and melancholy overcame him that afternoon. Looking beyond books and paper
on his desk, the professor stared out a window into another Wisconsin winter.
Months had passed since this last happened and it seemed the problem had been
worked out. When he resumed a full schedule in December, it was with the
confidence that he had moved beyond an embarrassing era along an otherwise
stellar career path. Whatever insight he thought he had gained then was of
no use now. Confidence was disappearing like sand sifting through a hole somewhere
beneath him, and he was sinking.
of a headache was building at his forehead, another of those peculiar headaches
that had plagued him over the past year. Yet something was different this
time. He was hearing a strange sound, a low-pitched murmur. At first it seemed
to be a faint drumming inside his head, and then it became more of a vibration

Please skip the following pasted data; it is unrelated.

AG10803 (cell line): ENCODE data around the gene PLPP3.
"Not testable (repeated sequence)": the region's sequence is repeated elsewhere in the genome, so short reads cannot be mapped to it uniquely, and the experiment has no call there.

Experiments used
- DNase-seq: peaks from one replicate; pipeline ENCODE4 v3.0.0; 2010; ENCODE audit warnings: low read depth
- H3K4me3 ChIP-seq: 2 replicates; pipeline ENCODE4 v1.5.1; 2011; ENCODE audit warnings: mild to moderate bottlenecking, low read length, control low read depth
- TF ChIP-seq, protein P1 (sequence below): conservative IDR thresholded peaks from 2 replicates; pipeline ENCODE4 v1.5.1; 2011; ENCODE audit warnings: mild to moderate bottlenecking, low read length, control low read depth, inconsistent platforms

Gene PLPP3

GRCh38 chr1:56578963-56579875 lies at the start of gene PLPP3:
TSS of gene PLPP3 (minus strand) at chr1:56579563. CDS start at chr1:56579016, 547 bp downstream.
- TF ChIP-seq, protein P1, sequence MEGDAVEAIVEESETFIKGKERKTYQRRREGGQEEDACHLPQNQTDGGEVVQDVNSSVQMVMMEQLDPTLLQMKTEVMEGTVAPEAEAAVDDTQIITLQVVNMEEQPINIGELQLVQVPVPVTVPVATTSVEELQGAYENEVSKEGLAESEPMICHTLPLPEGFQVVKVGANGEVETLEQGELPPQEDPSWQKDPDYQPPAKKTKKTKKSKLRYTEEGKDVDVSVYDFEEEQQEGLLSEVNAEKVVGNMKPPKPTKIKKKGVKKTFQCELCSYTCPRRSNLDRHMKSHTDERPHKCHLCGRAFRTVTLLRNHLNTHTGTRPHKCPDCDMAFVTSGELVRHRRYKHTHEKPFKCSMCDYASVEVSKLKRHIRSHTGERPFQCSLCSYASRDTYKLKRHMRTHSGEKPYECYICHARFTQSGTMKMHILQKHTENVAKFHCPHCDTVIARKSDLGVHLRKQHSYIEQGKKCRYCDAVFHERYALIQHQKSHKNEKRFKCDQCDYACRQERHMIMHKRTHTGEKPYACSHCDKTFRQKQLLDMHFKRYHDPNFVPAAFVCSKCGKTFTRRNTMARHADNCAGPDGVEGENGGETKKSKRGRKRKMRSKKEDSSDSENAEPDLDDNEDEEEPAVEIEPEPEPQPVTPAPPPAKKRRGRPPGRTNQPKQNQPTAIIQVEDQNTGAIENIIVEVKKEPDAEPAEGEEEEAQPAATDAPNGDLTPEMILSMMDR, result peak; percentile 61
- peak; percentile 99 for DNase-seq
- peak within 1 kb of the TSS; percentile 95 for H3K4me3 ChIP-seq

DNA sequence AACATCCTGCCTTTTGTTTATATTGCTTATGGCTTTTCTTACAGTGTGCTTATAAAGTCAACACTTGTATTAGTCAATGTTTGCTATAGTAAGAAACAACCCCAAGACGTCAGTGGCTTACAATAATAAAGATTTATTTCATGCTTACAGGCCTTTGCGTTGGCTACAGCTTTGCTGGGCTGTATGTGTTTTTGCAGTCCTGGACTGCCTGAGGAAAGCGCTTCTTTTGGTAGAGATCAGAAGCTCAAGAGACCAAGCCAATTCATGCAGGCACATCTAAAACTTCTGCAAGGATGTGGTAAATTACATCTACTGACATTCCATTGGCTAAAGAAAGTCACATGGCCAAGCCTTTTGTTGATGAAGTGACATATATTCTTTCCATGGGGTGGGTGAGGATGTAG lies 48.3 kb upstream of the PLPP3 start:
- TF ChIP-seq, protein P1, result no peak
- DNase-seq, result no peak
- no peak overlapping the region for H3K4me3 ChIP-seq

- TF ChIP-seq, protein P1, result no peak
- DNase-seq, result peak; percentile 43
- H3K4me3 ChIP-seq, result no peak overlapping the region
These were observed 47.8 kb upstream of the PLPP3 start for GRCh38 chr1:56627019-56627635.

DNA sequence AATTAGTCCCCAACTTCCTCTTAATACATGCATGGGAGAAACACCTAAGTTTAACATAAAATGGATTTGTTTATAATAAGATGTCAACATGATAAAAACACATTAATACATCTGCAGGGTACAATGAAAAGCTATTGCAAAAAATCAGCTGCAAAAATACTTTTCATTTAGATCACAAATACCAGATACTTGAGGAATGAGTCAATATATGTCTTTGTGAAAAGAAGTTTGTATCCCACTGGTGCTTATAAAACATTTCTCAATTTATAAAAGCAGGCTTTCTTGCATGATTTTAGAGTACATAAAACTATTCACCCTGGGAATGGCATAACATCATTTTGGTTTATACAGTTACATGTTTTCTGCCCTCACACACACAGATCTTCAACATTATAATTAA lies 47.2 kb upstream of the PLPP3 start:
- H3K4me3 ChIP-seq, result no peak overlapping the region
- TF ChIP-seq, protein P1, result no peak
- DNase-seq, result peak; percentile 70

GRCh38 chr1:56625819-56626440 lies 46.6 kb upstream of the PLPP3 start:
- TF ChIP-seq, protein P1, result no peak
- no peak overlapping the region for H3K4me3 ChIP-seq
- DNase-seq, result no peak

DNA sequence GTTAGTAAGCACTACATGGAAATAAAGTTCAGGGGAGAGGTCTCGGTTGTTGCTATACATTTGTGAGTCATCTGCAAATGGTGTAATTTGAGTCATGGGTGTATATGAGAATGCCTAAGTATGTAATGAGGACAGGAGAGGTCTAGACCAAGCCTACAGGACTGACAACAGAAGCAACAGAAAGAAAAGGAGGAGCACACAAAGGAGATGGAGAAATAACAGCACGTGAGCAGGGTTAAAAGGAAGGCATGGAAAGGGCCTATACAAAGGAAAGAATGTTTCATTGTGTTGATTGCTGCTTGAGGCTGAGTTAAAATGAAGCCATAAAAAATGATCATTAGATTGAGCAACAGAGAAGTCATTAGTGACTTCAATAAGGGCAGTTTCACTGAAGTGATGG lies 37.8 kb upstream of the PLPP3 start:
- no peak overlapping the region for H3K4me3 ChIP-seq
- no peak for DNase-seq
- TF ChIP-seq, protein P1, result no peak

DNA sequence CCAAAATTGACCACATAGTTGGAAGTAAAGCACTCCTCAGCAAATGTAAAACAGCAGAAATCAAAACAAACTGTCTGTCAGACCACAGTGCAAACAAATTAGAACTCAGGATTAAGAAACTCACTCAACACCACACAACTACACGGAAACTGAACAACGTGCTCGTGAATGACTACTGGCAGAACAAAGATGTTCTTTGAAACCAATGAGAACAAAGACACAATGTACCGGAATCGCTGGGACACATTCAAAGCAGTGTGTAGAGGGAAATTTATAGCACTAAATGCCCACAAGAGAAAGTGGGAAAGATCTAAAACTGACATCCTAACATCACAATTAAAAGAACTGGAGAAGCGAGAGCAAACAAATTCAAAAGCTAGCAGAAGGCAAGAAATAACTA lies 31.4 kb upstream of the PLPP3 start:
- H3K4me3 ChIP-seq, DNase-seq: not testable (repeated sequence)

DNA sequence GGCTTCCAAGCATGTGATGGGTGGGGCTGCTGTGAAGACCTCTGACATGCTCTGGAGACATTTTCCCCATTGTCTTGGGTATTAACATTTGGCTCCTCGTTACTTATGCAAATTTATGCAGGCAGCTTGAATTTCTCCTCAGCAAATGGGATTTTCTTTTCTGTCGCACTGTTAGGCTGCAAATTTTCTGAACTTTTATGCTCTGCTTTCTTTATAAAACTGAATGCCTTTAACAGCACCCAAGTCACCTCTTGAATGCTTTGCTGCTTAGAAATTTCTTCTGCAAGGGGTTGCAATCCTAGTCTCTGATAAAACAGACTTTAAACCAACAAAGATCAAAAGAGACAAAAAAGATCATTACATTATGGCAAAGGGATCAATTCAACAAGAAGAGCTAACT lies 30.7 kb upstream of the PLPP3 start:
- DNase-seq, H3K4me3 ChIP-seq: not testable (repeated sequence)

that seemed to emanate from somewhere outside his body.
A sudden knock
sounded on the office door to which he turned but did not respond. The professor
saw hesitation behind frosted glass, heard shuffling feet, and then another
knock. Still, he offered no response. He was done with science today. Waiting
until the figure faded, he moved to the door, turned the lock and switched
off lights. Returning to his chair, he rolled it to the back corner of the
room, to an area where there were no bookcases or filing cabinets. With his
back to the wall, he turned toward another window.
wished to be at his home, in the study, but for now, this corner would serve
his need. In another hour, people would leave the building and it would be
dark. Until then, he could hide here. Behind the Biochemistry building were
two enormous elm trees, as old as the University of Wisconsin itself. The
professor stared through a web of branches into the pale afternoon sky. The
weight of years gone by and the burden of love grown cold pressed down upon